However, despite the various applications of CFD that can solve the spatial problem of zero-dimensional spray models and time/cost problems of experimental methods, there are no examples of CFD used in the field of exposure science for estimating exposure by biocide spray. Therefore, this study proposes the feasibility of applying CFD for the inhalation exposure evaluation by comparing the experimental results and the zero-dimensional simulation results with CFD results. This study has two purposes, (1) to investigate the advantages and disadvantages of the zero-dimensional model based on the CFD results and experimental results of the biocide aerosol concentration, (2) to evaluate the feasibility of a new approach for the inhalation exposure assessment to solve the spatial problem of the zero-dimensional spray model and the cost/time problem of experiments by comparing the CFD results of the aerosol concentration at the various measurement positions with the experimental results of the biocide aerosol concentration at the same measurement positions. As far as we can tell, this paper is the first report to propose the new approach of exposure assessment by using CFD.
The research flow chart of this work is summarized in Figure 1
. First, the experiments, such as the particle size distribution (PSD) and mass generation rate measurement, are conducted to simulate the zero-dimensional model and CFD. The experiments of the model parameters are performed in a large well-controlled chamber. Then, zero-dimensional spray simulation, CFD spray simulation and the aerosol concentration measurement by spray are performed. The three results were performed based on the same chamber volume and particle information (PSD, mass generation rate and injection time). Finally, the feasibility of the zero-dimensional spray model result is evaluated by the CFD results and the measurement results. Additionally, the CFD results were compared with the experimental results of the biocide aerosol concentration at the same measurement positions in order to verify the feasible use of CFD for exposure estimation.
In this paper, we investigated the applicability of CFD for inhalation exposure assessment from biocide spray in order to solve the spatial problem of the zero-dimensional space model and the time/cost-consuming problem of measurement methods. The CFD results of the sprayed aerosol concentration in various positions were compared with measurement results and the zero-dimensional spray model results. The results of the three methods were compared for 3600 s of physics/simulation. The conclusions can be drawn as follows:
(1) The zero-dimensional spray model results, the experimental results in the far field and CFD in the far field show relatively good results when compared to each other. However, the spray model shows an underestimation of approximately five times when compared with the CFD results in the near field and experimental results in the near field. In this study, it was shown that exposure evaluation should be performed using CFD or experimental methods rather than the conventional zero-dimensional model.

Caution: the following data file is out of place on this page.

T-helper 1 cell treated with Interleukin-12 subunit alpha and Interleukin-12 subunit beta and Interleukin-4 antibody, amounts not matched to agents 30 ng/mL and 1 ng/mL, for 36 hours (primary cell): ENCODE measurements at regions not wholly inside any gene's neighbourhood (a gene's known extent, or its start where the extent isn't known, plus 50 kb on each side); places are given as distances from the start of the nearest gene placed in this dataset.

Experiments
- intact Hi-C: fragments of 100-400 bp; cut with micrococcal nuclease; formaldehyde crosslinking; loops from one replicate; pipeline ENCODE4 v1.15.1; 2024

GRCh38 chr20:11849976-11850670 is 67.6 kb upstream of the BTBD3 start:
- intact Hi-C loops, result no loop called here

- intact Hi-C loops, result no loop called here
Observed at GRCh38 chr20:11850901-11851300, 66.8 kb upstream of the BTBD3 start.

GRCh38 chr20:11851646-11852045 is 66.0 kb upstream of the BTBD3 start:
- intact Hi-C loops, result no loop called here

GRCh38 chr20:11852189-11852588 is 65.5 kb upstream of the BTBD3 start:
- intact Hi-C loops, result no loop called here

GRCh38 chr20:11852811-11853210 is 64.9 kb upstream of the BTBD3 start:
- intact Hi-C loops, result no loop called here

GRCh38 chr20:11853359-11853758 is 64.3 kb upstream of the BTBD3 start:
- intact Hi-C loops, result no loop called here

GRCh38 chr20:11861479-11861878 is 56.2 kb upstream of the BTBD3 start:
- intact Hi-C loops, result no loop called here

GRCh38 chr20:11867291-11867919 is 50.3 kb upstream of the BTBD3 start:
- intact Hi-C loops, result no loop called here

(2) When the concentration measurement is performed at various locations using experimental methodology, the cost generated and time required are enormous. The results of measuring the concentration of aerosols at five locations and the CFD results at the same location were compared to show the possibility of evaluating inhalation exposure at various locations using CFD. The experimental result includes an error bar representing the minimum, average and maximum. It can be seen that the CFD value at each measurement location is within the experimental error range. In this study, it was shown that the experimental cost and time problem for inhalation exposure can be reasonably solved using CFD.
In other words, in the field of exposure science, a guideline for exposure evaluation using CFD was found that complements the shortcomings of the conventional methodology, the zero-dimensional spray model and measurement method.
However, CFD generates a relatively high computational cost for the simulation of exposure estimation. It is difficult to estimate the exposure according to the user’s needs. To address these computational cost problems, machine learning modeling methods based on simulation data are used in various industries [29
]. Therefore, in future research, we will develop a machine learning model with spatial information as an input variable and spatial concentration as an output variable to predict concentration according to various spatial structures and characteristics.